Her husband, and my grandfather, died in the Falklands War – run over by one of his own trucks – and so she was left to raise my mum and her three sisters alone. My grandmother supported them by way of various short stints in secretarial positions, jobs which always ended unexpectedly and often without explanation. My mum and her sisters soon learnt to make a single piece of gammon last a week, to fashion underwear from old curtains, and to sleep four a bed in winter to stay warm. From time to time, my grandmother would come home clutching a new pair of silk stockings or a tiny glass bottle of perfume; items which didn’t fit with their lifestyle or monetary means. She never explained how she’d come across these items, and never brought home anything useful. She was, in general, cold, uneasy and quick to fly off the handle. She never had any female friends, the other housewives treating her with polite caution, treading lightly around her shadow like it might burn them. Sometimes, my mum thought she’d heard my grandmother crying at night, sobbing into a pillow downstairs, but my mum never really believed it. My grandmother so rarely demonstrated any sort of emotion, particularly towards her children, that the idea of her sobbing seemed utterly impossible. She never spoke about her dead husband, dead parents, forgotten relatives. Their home was a place of secrets, strange absences in shadowed corners, only holes where there should have been a past.
I knock for five minutes but no-one comes to the door. When I try the door handle, it swings easily inwards. Inside, the house is tropical, heating turned up so high the furniture has started to perspire. I feel sweat already lathering my underarms and the back of my neck. I pick my way through the hallway and into the kitchen where crockery is stacked across the countertops and empty M&S packets are wedged inside the sink. The television set, turned on, emits grey static – the sound of unfilled television channels, or an unpaid bill. Finally, I spot her in the garden – a minute figure sitting on a branch in the tree, giant, unripe apples framing her space-helmet hair. For a moment, I’m not sure what to do. I consider calling my mum, but immediately dismiss it. Then, I think about the fire brigade – aren’t situations like this, rescuing the dementia-ridden elderly from untenable positions, included in their job specification? But, she’s a tiny, eighty-year-old woman, I reason. Surely there’s an easy way to scale that tree.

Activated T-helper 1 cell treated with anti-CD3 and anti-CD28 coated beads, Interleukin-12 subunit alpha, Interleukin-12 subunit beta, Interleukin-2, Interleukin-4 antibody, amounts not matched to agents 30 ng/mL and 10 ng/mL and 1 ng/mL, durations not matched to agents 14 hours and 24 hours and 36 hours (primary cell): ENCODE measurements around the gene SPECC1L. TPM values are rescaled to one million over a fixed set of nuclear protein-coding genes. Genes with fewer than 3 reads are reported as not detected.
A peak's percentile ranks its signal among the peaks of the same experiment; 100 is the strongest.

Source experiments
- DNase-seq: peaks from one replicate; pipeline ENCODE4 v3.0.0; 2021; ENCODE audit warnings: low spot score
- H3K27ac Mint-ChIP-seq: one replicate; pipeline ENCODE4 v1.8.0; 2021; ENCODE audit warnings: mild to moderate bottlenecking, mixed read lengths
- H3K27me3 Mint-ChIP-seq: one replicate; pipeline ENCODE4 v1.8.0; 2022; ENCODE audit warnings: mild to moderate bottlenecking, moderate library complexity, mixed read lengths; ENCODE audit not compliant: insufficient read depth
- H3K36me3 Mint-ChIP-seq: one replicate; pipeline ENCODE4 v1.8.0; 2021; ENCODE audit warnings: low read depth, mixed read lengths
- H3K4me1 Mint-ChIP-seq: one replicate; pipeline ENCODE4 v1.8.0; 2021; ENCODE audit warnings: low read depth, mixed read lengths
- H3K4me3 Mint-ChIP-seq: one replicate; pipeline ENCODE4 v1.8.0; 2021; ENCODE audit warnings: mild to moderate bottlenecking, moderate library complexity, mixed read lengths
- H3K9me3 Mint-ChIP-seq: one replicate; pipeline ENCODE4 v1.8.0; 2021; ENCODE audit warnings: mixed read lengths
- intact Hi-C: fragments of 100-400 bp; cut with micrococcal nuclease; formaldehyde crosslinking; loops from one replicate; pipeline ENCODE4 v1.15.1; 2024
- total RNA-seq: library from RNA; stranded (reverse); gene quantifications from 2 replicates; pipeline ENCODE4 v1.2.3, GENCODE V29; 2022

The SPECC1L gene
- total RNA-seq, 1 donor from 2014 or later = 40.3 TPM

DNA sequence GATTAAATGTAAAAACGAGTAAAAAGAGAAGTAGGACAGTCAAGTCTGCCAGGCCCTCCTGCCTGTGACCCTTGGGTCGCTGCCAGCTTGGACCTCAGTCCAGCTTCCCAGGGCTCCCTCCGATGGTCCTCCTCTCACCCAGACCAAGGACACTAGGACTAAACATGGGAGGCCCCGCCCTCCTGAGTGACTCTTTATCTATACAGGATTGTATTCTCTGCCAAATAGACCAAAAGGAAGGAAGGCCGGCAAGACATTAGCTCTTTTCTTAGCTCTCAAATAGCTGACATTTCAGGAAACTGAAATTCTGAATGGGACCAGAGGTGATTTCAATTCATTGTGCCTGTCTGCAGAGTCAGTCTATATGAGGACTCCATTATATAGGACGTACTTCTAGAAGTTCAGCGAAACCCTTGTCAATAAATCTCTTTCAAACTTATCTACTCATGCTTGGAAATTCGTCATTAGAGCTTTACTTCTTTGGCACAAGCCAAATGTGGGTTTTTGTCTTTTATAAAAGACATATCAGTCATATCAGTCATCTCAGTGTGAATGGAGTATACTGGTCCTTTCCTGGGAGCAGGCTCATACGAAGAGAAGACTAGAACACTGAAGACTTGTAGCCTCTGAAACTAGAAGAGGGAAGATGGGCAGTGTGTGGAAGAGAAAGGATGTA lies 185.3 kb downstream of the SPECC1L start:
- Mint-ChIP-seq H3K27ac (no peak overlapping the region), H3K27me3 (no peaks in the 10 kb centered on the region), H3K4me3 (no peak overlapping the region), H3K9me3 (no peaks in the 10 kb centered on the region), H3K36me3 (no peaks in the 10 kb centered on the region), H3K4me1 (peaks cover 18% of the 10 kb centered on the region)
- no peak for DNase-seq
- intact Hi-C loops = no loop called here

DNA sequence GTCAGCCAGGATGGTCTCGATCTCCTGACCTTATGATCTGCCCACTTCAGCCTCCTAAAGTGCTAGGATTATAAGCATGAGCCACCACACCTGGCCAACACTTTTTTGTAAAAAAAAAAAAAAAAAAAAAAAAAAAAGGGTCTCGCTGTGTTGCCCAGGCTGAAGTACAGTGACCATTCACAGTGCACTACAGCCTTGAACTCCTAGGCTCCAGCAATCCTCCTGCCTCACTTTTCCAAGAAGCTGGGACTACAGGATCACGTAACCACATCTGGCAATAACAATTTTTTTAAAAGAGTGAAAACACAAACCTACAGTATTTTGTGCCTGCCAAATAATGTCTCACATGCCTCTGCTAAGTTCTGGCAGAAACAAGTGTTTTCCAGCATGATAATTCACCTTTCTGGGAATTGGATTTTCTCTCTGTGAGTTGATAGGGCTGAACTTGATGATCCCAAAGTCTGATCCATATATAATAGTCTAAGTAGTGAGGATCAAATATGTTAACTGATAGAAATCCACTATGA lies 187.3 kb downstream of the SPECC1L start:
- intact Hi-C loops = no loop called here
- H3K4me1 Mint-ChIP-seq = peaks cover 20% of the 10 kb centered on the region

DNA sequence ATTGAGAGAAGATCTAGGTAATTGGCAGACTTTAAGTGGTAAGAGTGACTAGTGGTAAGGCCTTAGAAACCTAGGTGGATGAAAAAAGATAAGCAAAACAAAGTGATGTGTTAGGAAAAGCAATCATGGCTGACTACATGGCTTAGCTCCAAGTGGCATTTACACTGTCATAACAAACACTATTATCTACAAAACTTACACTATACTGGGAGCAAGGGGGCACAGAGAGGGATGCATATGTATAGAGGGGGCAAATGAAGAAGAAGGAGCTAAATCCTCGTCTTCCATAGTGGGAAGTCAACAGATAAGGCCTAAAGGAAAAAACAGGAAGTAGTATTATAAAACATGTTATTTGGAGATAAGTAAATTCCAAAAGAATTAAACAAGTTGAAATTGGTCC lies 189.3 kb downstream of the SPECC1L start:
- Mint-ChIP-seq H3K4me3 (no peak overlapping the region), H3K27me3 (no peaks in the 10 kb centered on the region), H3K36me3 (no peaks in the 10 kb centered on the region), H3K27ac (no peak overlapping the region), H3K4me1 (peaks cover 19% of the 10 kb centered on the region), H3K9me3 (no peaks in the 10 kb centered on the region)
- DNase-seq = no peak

Outside, I stand below my grandmother’s miniature feet. She notices me and wafts down a thick, toothy grin. She’s wearing a tropical-print blouse and flannel pyjamas, a pair of gilt sandals on her feet. I don’t find this outfit strange and turn to inspect the tree trunk. Gnarled lesions cling to the bark like molluscs, their protrusions providing ample hand and foot holds. I sigh, clamber up the trunk and then drag myself down the branch. Suddenly, the ground seems very far away and I stare at the branch warily, hoping it can sustain us both. Eventually, I reach my grandmother and drop my legs either side of the branch so I’m straddling it. She doesn’t say anything but turns her wide gaze to rest on me. After a moment, she reaches out a wrinkled hand and places it, very gently, on my cheek. It’s the most tender gesture I’ve ever witnessed her perform. The closest we’ve come to contact in the past is a dry, puckered kiss, her lips usually missing my cheek entirely.
‘Grandmother,’ I say quietly, and she blinks twice. She doesn’t know who I am, and I wonder who she thinks she’s touching.
‘Grandmother,’ I say again. ‘Mum has sent me up instead of her.’
She blinks again but doesn’t speak. Finally, her hand drifts from my face and she turns her gaze back to the garden – a small patch of grass so unkempt it’s almost a foot off the ground, a drainpipe blocked by leaves and a back door cracked all the way up its frosted Perspex.